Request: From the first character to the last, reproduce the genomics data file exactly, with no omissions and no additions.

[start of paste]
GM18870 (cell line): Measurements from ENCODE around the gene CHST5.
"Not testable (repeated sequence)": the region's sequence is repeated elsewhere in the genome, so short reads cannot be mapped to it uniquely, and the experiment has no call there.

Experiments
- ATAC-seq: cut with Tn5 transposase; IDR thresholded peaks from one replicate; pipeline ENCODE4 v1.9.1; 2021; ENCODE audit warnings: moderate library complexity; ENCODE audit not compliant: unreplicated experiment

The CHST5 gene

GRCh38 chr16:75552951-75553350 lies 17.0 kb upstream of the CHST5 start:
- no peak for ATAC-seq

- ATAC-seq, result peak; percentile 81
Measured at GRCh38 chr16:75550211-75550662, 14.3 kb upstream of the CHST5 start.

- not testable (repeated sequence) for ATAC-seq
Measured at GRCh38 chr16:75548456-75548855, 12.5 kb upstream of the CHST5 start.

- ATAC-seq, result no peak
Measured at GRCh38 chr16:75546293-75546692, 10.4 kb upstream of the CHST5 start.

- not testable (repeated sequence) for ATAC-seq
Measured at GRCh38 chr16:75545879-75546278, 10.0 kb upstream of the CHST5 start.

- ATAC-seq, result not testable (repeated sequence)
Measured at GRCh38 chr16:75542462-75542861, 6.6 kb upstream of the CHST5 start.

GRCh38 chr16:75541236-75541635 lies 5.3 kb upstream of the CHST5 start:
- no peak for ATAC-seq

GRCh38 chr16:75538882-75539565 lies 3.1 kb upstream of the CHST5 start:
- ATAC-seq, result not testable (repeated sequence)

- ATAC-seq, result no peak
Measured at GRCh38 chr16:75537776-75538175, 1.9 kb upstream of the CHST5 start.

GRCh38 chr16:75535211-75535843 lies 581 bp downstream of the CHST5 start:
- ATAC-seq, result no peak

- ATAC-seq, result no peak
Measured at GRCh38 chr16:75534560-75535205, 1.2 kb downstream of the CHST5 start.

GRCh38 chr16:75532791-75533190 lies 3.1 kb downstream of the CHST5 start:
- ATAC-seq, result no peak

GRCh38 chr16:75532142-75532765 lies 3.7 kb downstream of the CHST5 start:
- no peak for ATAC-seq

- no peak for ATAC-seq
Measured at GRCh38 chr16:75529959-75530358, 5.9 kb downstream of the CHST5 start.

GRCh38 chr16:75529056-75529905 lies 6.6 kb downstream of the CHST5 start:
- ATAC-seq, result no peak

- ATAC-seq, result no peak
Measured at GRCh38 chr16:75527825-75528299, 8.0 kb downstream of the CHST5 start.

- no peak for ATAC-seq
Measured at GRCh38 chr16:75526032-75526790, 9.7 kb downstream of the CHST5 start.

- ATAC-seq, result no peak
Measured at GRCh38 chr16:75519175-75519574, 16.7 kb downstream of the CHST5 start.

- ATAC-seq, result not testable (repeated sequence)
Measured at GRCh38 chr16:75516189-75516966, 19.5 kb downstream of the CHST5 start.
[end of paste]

GM18870 (cell line): Measurements from ENCODE around the gene CHST5.
"Not testable (repeated sequence)": the region's sequence is repeated elsewhere in the genome, so short reads cannot be mapped to it uniquely, and the experiment has no call there.

Experiments
- ATAC-seq: cut with Tn5 transposase; IDR thresholded peaks from one replicate; pipeline ENCODE4 v1.9.1; 2021; ENCODE audit warnings: moderate library complexity; ENCODE audit not compliant: unreplicated experiment

The CHST5 gene

GRCh38 chr16:75552951-75553350 lies 17.0 kb upstream of the CHST5 start:
- no peak for ATAC-seq

- ATAC-seq, result peak; percentile 81
Measured at GRCh38 chr16:75550211-75550662, 14.3 kb upstream of the CHST5 start.

- not testable (repeated sequence) for ATAC-seq
Measured at GRCh38 chr16:75548456-75548855, 12.5 kb upstream of the CHST5 start.

- ATAC-seq, result no peak
Measured at GRCh38 chr16:75546293-75546692, 10.4 kb upstream of the CHST5 start.

- not testable (repeated sequence) for ATAC-seq
Measured at GRCh38 chr16:75545879-75546278, 10.0 kb upstream of the CHST5 start.

- ATAC-seq, result not testable (repeated sequence)
Measured at GRCh38 chr16:75542462-75542861, 6.6 kb upstream of the CHST5 start.

GRCh38 chr16:75541236-75541635 lies 5.3 kb upstream of the CHST5 start:
- no peak for ATAC-seq

GRCh38 chr16:75538882-75539565 lies 3.1 kb upstream of the CHST5 start:
- ATAC-seq, result not testable (repeated sequence)

- ATAC-seq, result no peak
Measured at GRCh38 chr16:75537776-75538175, 1.9 kb upstream of the CHST5 start.

GRCh38 chr16:75535211-75535843 lies 581 bp downstream of the CHST5 start:
- ATAC-seq, result no peak

- ATAC-seq, result no peak
Measured at GRCh38 chr16:75534560-75535205, 1.2 kb downstream of the CHST5 start.

GRCh38 chr16:75532791-75533190 lies 3.1 kb downstream of the CHST5 start:
- ATAC-seq, result no peak

GRCh38 chr16:75532142-75532765 lies 3.7 kb downstream of the CHST5 start:
- no peak for ATAC-seq

- no peak for ATAC-seq
Measured at GRCh38 chr16:75529959-75530358, 5.9 kb downstream of the CHST5 start.

GRCh38 chr16:75529056-75529905 lies 6.6 kb downstream of the CHST5 start:
- ATAC-seq, result no peak

- ATAC-seq, result no peak
Measured at GRCh38 chr16:75527825-75528299, 8.0 kb downstream of the CHST5 start.

- no peak for ATAC-seq
Measured at GRCh38 chr16:75526032-75526790, 9.7 kb downstream of the CHST5 start.

- ATAC-seq, result no peak
Measured at GRCh38 chr16:75519175-75519574, 16.7 kb downstream of the CHST5 start.

- ATAC-seq, result not testable (repeated sequence)
Measured at GRCh38 chr16:75516189-75516966, 19.5 kb downstream of the CHST5 start.